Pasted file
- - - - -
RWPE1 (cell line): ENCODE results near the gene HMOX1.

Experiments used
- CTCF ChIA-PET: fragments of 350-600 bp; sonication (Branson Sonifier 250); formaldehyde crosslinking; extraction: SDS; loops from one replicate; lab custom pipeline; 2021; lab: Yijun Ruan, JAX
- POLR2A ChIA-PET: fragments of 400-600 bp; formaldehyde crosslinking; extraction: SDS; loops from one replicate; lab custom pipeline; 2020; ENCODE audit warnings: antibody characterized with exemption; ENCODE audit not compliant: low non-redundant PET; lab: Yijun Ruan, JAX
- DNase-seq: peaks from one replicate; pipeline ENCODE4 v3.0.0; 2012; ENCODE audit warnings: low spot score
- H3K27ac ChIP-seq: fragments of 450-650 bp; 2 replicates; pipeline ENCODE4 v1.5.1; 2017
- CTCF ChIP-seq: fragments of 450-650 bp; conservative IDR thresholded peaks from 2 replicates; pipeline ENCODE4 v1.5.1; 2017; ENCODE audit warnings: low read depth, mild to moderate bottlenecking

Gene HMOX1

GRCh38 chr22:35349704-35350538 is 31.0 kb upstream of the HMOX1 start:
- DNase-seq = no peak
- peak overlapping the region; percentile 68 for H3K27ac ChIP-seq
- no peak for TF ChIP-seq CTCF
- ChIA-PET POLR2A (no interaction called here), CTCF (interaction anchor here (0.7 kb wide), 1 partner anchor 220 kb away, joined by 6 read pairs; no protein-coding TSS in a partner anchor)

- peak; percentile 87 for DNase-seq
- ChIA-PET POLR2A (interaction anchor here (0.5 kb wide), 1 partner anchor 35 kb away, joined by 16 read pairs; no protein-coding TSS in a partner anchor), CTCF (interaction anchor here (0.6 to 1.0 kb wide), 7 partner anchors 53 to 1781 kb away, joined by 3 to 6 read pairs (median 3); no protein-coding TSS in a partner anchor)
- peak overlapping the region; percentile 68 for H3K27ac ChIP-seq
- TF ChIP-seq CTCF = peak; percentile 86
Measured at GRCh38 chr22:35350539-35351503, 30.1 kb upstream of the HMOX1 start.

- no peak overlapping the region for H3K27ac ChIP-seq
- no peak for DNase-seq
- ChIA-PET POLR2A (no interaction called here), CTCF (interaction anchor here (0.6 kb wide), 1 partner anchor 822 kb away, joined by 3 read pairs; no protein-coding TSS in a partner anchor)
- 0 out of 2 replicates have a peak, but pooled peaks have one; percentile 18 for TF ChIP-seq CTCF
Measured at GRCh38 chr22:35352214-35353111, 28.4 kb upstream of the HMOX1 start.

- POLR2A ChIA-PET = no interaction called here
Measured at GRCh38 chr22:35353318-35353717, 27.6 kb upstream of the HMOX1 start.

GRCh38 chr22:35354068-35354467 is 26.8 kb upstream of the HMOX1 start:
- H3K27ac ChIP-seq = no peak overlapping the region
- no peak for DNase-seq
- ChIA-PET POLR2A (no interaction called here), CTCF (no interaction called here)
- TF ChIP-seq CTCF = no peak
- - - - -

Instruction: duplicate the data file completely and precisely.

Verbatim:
RWPE1 (cell line): ENCODE results near the gene HMOX1.

Experiments used
- CTCF ChIA-PET: fragments of 350-600 bp; sonication (Branson Sonifier 250); formaldehyde crosslinking; extraction: SDS; loops from one replicate; lab custom pipeline; 2021; lab: Yijun Ruan, JAX
- POLR2A ChIA-PET: fragments of 400-600 bp; formaldehyde crosslinking; extraction: SDS; loops from one replicate; lab custom pipeline; 2020; ENCODE audit warnings: antibody characterized with exemption; ENCODE audit not compliant: low non-redundant PET; lab: Yijun Ruan, JAX
- DNase-seq: peaks from one replicate; pipeline ENCODE4 v3.0.0; 2012; ENCODE audit warnings: low spot score
- H3K27ac ChIP-seq: fragments of 450-650 bp; 2 replicates; pipeline ENCODE4 v1.5.1; 2017
- CTCF ChIP-seq: fragments of 450-650 bp; conservative IDR thresholded peaks from 2 replicates; pipeline ENCODE4 v1.5.1; 2017; ENCODE audit warnings: low read depth, mild to moderate bottlenecking

Gene HMOX1

GRCh38 chr22:35349704-35350538 is 31.0 kb upstream of the HMOX1 start:
- DNase-seq = no peak
- peak overlapping the region; percentile 68 for H3K27ac ChIP-seq
- no peak for TF ChIP-seq CTCF
- ChIA-PET POLR2A (no interaction called here), CTCF (interaction anchor here (0.7 kb wide), 1 partner anchor 220 kb away, joined by 6 read pairs; no protein-coding TSS in a partner anchor)

- peak; percentile 87 for DNase-seq
- ChIA-PET POLR2A (interaction anchor here (0.5 kb wide), 1 partner anchor 35 kb away, joined by 16 read pairs; no protein-coding TSS in a partner anchor), CTCF (interaction anchor here (0.6 to 1.0 kb wide), 7 partner anchors 53 to 1781 kb away, joined by 3 to 6 read pairs (median 3); no protein-coding TSS in a partner anchor)
- peak overlapping the region; percentile 68 for H3K27ac ChIP-seq
- TF ChIP-seq CTCF = peak; percentile 86
Measured at GRCh38 chr22:35350539-35351503, 30.1 kb upstream of the HMOX1 start.

- no peak overlapping the region for H3K27ac ChIP-seq
- no peak for DNase-seq
- ChIA-PET POLR2A (no interaction called here), CTCF (interaction anchor here (0.6 kb wide), 1 partner anchor 822 kb away, joined by 3 read pairs; no protein-coding TSS in a partner anchor)
- 0 out of 2 replicates have a peak, but pooled peaks have one; percentile 18 for TF ChIP-seq CTCF
Measured at GRCh38 chr22:35352214-35353111, 28.4 kb upstream of the HMOX1 start.

- POLR2A ChIA-PET = no interaction called here
Measured at GRCh38 chr22:35353318-35353717, 27.6 kb upstream of the HMOX1 start.

GRCh38 chr22:35354068-35354467 is 26.8 kb upstream of the HMOX1 start:
- H3K27ac ChIP-seq = no peak overlapping the region
- no peak for DNase-seq
- ChIA-PET POLR2A (no interaction called here), CTCF (no interaction called here)
- TF ChIP-seq CTCF = no peak